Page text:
A:

I don't really deal with helicopter parenting. I more often deal with the opposite -- absent parents. As for workplace politics, right now in schools, that's a challenge. With what's going on in education reform right now, it's become a hotbed of politics and scandal as people push new instructional techniques and tests on you and tell you you'll be rated on these as a teacher, even when the people who told you to do these things have never taught a day in their lives. That said, the culture of your individual school is huge. I've been fortunate enough to have a principal and assistant principal that support us all tremendously. There are ways to avoid the politics. What do I do? I just teach. I leave all the other stuff to the politicians. When my kids are in the classroom, I just teach.


Q:

Thanks for doing this AMA! I have two questions that aren't really related to each other. Sorry if they've been asked before.

  1. What subjects are the most difficult to teach due to your lack of materials/ students' lack of computers?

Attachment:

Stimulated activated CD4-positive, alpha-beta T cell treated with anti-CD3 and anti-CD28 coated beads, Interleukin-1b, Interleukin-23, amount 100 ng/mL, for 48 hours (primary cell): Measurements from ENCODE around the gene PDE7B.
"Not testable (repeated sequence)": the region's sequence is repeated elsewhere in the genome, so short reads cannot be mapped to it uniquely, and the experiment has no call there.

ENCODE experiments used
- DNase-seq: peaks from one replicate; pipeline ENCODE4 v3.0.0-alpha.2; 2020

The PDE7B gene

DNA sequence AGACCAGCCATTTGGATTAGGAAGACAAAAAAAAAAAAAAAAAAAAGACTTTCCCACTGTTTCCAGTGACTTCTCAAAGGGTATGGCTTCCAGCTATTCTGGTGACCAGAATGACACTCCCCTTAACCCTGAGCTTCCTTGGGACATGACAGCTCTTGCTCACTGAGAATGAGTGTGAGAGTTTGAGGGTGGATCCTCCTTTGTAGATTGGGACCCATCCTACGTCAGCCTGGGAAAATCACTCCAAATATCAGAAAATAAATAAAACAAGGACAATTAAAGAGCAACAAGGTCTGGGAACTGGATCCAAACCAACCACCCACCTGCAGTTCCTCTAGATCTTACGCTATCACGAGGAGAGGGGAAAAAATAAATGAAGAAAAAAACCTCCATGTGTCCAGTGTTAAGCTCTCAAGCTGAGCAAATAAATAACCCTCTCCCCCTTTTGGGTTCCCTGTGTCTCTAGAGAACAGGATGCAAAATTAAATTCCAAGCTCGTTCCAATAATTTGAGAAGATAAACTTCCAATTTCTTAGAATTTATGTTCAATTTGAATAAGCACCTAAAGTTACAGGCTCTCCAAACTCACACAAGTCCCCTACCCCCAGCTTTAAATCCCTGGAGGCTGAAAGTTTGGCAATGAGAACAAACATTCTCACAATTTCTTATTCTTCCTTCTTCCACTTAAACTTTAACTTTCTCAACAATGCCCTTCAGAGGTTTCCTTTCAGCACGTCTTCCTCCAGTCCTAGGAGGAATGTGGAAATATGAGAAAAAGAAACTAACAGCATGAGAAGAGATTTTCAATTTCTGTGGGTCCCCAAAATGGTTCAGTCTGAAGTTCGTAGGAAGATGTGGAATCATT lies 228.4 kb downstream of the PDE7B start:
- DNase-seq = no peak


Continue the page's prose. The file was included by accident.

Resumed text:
2. What do you think could change in the curriculum to better prepare high school students for the real world? (Classes, common core, etc)

A:
  1. Professional writing. I can teach them the actual content, but translating that into word processors on computers is a challenge. Some of them don't even know how to change the text alignment.

  2. I think less of a focus on careers and more a focus on humanity. There is nothing wrong with preparing students for professional skills, but creativity and imagination and self-reflection are all just as important, and America's schools tend to ignore them because a) we have a belief that schools are job preparation, and b) creativity and self-reflection aren't job skills. I dispute both.


Q:

Do you notice any correlation between student behavior and their ethnicity?

A:

Nope. None whatsoever. I have students of all races and ethnicities with all sorts of behaviors, positive and negative.


Q:

Cool. I always like to ask, because some teachers are determined that ethnic students are a plague while others see a different side where everybody has the potential for good or bad

A:

I've never met a teacher with such racist feelings. I mean, I'm sure they exist, but I can't imagine why anyone would be a teacher if they didn't believe in the growth potential of young people.